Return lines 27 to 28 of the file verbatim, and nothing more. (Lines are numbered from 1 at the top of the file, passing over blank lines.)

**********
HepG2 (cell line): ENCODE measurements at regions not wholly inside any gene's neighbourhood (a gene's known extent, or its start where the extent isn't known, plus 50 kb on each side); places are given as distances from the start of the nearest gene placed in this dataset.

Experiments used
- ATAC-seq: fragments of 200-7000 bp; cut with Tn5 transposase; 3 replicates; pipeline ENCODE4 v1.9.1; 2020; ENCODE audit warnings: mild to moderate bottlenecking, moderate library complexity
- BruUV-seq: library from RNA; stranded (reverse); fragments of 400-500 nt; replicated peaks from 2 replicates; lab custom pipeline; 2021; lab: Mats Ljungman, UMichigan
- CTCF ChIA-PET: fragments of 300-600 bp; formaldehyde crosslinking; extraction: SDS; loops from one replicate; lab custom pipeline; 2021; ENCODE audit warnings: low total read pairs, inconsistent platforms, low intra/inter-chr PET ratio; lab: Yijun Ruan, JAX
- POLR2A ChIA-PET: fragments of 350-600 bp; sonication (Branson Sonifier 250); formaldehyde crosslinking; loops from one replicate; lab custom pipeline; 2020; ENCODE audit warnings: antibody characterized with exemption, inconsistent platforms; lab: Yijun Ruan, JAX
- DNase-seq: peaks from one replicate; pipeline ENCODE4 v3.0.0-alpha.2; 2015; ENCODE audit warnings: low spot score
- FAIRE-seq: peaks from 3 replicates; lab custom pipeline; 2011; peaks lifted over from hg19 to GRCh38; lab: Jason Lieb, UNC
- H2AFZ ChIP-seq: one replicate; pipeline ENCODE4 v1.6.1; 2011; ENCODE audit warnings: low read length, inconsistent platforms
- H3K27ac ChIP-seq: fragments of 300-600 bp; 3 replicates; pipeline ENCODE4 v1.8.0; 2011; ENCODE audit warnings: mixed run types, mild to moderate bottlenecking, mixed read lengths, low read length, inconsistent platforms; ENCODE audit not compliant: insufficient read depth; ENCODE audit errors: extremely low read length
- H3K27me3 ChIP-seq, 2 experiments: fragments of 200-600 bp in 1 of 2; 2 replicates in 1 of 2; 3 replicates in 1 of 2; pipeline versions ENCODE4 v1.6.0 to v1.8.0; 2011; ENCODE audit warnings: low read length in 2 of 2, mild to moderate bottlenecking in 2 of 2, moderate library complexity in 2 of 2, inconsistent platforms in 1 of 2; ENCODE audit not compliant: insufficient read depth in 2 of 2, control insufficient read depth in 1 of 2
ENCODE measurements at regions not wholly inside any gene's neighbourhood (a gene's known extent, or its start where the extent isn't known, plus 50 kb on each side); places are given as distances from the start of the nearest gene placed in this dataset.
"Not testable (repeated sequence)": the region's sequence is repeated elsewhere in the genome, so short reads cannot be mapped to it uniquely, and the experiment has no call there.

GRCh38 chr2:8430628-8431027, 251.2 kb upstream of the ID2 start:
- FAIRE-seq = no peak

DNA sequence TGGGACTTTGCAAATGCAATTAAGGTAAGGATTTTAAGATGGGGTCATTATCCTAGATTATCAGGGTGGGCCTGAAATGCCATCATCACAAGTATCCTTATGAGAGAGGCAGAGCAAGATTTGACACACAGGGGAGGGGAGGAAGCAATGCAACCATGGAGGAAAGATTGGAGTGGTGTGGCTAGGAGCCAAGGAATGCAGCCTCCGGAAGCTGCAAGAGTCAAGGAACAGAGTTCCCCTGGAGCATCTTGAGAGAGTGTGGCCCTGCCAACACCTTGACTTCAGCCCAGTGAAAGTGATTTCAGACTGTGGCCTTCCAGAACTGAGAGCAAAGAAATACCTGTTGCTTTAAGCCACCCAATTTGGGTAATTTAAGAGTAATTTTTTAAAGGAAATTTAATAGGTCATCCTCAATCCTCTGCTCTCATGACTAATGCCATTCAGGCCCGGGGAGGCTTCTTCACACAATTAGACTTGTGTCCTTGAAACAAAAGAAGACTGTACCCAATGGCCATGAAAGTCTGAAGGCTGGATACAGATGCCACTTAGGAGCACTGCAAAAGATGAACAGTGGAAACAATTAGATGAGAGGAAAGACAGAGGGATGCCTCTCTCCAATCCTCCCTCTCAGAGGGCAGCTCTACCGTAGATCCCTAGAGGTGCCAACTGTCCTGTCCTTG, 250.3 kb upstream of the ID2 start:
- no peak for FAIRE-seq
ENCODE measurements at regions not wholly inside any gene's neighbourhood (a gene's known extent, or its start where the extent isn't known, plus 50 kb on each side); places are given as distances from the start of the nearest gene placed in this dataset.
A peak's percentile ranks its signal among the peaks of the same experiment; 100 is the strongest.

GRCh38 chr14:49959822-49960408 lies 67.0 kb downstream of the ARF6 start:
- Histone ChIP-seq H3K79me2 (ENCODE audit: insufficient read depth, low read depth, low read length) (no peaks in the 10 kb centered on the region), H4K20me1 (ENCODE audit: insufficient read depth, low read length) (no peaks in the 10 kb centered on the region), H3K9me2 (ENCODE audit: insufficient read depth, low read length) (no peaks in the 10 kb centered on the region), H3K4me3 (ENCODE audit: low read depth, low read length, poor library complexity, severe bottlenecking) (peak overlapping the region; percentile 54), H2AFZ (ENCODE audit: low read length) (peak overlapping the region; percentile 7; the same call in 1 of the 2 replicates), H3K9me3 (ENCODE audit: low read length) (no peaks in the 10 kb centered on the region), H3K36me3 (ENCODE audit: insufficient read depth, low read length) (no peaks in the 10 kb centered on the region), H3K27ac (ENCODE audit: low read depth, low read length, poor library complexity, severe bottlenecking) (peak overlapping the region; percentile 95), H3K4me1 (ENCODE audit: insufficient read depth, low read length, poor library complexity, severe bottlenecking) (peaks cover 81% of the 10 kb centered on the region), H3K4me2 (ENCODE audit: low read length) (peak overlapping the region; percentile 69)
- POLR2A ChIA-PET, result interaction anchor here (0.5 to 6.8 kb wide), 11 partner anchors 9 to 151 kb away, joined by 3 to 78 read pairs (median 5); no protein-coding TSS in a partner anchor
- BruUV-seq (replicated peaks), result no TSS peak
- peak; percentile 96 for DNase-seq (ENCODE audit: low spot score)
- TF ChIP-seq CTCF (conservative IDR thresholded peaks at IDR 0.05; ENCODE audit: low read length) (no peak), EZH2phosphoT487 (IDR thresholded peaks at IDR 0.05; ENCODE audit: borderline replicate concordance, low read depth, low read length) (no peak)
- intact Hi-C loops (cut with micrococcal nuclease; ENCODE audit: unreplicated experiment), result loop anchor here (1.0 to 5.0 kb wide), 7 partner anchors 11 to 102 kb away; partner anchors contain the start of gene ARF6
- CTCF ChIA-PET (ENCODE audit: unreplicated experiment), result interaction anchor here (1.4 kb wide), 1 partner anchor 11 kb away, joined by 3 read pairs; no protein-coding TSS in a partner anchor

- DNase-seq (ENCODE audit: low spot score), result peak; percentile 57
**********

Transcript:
- CTCF ChIA-PET (ENCODE audit: unreplicated experiment), result interaction anchor here (1.4 kb wide), 1 partner anchor 11 kb away, joined by 3 read pairs; no protein-coding TSS in a partner anchor

- DNase-seq (ENCODE audit: low spot score), result peak; percentile 57